Frictional’s heady sci-fi horror adventure Soma has shifted over a quarter million copies. Despite that, it hasn’t been profitable. But it’s close!
In a developer blog reflecting on the game’s sales, Frictional noted that it only needs to sell another 20k-30k more copies to earn back its investment. The studio says it sells about 125 units a day on average, while certain sales events give it a boost, so it expects to start making money before the year is over.
This may sound disappointing for a project that took a half decade to develop – especially when similar games like Firewatch sell a half million copies in a month – but Frictional is satisfied with Soma’s performance thus far.
“It might seem weird, but this is actually very encouraging for us,” Frictional’s Thomas Grip wrote. “Soma was a really ambitious project which took five years to develop, used a load of external help and had a big chunk of money spent on a live action series and so forth, making it a very costly affair. Yet Soma is well on the way to becoming profitable after just six months, despite not being a runaway success. This makes us a lot less worried about making another game of similar scope.”
Frictional wasn’t exactly sure why Soma didn’t capture the cultural zeitgeist the way Firewatch did, but the developer postulated one theory: “One stand-out thing that we’ve identified is that the game falls between two genres: horror and sci-fi. What this means is that the game might feel a bit too sci-fi for someone looking for a pure horror experience and vice-versa. While we think the mix works very well for the game, it seems quite possible that this has put off potential buyers.”
The other downside to this genre-merging was that by still being partially a horror game, Soma’s release resulted in Amnesia: The Dark Descent’s sales plummeting in lieu of the studio’s successor.
“We saw the same happening when we released Amnesia: A Machine For Pigs, but since Soma is in many ways quite different from Amnesia, we thought it wouldn’t happen this time. But it did, and the reason seems to be that people lump both titles under a ‘Current Horror From Frictional Games’ label.”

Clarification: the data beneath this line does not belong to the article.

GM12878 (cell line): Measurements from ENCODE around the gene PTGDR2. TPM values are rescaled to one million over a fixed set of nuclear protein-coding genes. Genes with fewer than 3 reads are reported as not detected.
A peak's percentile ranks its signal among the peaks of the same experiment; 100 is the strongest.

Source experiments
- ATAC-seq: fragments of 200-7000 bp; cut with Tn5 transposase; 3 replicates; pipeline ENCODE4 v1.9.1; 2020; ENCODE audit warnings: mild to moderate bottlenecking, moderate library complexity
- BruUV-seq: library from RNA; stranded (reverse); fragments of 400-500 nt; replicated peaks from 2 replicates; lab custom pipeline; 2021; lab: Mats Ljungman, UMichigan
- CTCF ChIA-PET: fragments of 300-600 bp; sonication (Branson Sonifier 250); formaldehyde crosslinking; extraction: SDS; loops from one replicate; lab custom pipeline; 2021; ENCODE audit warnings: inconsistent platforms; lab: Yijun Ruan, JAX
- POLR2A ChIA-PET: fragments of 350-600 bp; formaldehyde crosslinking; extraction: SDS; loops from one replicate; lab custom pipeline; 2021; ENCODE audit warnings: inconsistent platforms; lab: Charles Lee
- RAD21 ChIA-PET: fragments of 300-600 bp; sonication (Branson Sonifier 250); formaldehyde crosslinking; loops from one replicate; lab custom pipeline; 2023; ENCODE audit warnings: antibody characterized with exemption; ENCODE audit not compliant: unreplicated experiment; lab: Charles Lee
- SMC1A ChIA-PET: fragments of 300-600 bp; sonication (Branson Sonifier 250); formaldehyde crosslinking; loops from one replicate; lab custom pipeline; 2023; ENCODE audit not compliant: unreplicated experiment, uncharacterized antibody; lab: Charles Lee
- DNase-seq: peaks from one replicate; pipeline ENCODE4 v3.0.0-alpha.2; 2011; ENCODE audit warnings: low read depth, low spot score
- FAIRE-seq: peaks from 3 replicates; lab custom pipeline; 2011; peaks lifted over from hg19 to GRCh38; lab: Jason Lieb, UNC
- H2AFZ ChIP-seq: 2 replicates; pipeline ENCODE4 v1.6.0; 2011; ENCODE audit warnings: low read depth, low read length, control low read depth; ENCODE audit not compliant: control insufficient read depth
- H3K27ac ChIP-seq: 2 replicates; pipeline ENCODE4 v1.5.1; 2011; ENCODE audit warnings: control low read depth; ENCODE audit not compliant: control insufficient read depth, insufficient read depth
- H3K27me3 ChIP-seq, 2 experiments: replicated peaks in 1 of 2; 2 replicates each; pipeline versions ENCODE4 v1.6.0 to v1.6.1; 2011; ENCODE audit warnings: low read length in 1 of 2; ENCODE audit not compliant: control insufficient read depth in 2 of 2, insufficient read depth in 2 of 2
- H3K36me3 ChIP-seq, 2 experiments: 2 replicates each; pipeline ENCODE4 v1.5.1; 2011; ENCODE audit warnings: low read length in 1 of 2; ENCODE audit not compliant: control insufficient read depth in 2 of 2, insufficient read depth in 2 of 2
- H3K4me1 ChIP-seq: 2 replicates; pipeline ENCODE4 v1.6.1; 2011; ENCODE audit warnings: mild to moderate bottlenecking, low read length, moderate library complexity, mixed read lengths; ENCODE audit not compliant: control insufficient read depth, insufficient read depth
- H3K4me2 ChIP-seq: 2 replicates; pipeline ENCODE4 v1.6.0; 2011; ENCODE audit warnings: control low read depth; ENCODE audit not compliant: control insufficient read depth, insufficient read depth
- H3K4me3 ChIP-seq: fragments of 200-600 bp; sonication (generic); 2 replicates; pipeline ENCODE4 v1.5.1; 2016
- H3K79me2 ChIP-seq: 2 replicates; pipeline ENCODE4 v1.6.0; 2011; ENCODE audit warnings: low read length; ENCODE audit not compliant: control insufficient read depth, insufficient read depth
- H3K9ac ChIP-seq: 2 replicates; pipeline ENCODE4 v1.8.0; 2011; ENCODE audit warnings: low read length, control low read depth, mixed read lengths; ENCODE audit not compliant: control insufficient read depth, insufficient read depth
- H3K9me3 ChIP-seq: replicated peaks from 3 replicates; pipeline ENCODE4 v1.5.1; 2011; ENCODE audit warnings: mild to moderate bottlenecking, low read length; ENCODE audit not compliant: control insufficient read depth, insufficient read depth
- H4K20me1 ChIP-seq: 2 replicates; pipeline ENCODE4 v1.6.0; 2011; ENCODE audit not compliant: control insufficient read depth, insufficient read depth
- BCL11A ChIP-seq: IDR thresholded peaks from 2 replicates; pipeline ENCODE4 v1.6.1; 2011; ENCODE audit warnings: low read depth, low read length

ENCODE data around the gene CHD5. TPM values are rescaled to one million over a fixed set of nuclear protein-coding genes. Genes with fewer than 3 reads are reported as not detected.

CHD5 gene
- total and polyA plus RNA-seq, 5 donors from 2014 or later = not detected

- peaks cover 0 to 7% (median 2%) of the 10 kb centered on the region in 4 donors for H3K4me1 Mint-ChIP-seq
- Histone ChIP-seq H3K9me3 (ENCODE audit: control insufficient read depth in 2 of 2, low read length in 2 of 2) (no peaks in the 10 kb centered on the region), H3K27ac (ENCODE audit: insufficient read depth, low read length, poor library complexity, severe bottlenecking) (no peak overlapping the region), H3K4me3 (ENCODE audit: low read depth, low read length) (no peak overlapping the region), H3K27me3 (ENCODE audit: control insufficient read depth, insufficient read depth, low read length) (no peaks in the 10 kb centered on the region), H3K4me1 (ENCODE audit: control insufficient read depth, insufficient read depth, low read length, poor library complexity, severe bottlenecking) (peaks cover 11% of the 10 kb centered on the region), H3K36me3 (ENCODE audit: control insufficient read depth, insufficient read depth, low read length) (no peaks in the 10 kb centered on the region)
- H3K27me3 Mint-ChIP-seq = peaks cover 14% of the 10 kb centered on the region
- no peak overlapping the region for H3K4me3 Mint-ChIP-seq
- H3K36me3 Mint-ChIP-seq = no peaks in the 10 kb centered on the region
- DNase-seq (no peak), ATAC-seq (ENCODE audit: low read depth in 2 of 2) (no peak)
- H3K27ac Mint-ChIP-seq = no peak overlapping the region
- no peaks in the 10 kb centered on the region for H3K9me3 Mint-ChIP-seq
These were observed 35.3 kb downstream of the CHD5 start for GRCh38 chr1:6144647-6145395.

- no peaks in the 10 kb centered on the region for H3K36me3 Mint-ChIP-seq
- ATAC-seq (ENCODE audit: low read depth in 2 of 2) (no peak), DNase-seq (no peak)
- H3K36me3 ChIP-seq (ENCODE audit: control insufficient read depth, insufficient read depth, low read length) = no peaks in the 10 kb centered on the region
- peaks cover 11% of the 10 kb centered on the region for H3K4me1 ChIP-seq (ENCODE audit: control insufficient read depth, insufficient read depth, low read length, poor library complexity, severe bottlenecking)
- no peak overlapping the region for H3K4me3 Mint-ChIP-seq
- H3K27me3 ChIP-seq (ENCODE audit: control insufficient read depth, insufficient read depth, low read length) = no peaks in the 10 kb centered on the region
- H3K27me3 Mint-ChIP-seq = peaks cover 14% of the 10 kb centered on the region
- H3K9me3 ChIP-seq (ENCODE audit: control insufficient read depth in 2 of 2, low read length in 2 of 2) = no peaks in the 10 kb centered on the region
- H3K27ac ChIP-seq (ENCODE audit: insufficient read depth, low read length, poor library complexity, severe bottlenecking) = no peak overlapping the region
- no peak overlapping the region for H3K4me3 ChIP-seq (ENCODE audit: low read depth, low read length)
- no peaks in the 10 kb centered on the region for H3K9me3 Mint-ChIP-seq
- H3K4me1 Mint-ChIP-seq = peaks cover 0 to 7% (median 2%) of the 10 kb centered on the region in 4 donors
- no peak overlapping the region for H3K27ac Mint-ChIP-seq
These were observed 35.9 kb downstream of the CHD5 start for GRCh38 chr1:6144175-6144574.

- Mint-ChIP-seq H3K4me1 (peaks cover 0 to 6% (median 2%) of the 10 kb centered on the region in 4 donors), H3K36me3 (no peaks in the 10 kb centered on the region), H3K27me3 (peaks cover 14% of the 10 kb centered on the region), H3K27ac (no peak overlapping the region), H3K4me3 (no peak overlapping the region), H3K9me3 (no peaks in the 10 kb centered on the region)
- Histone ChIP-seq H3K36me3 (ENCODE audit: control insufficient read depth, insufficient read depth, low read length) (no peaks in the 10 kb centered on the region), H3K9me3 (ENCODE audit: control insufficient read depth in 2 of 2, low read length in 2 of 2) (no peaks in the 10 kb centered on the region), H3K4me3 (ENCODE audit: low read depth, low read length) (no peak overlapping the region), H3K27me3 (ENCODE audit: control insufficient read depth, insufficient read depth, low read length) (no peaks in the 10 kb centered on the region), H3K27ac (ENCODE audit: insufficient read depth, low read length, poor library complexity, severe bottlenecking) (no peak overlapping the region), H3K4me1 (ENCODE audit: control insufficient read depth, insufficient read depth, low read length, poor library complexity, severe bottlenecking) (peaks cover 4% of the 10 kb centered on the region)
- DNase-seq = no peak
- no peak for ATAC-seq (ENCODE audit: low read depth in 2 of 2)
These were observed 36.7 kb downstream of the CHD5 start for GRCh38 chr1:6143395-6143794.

To combat this problem, Frictional will start developing two games at once, each in a different genre. “The idea is that this’ll not only let us reach a new and wider audience, but also minimise the risk that people will mix up our games, and instead they’ll see them as separate entities,” Grip stated. “With Soma it feels we’ve made it clear that Frictional Games is not just about pure horror, and we want to take advantage of that and diversify the experiences we craft.”
“This will require non-trivial changes in how we manage the team, but in the end we’re very sure it’ll be worth it all. By having two projects going at the same time, we can release games at much higher frequency. In turn, this let us be more experimental as we don’t have to rely as much on each new game being a big money generator.”
While Frictional has been reasonably satisfied with Soma’s sales thus far, what disappointed the studio was the lack of a modding community for Soma. The developer’s previous project, Amnesia: The Dark Descent, received nearly 450 mods, while Soma has only received a handful (like this one that makes enemies harmless).
“While it’s amazing that people spend time making mods for Soma at all, we expected that there would’ve been a few more,” Frictional lamented. The developer figured this was because Soma was less enticing to streamers. “When we released Amnesia there weren’t many other similar horror games around, and as a result many of Amnesia’s mods got played by popular streamers. This gave people a huge incentive for completing their mods,” Grip reflected. Soma was a less popular game, and one with more complex level creation and scripting, so that could explain the vastly reduced modder community.
Frictional still intends to court that market though. “There are lots of interesting things in the works coming from the community (for instance, a very fitting SCP inspired custom story) and we’re discussing what we could do to give people more incentive to create and finish more mods,” the developer said.
What exceeded the developer’s expectation, however, was the community’s reaction to the game. Frictional found a lot of the critiques surrounding the game to be more in-depth and stimulating than it ever anticipated.
“In all, we couldn’t really have hoped for a better response,” Frictional said. “People report still thinking about the game months afterwards, and that it’s made them think deeply about subjects they haven’t considered before. This was what we were after when we started the game all those years ago, and it’s incredibly satisfying to see that we managed to reach that goal.”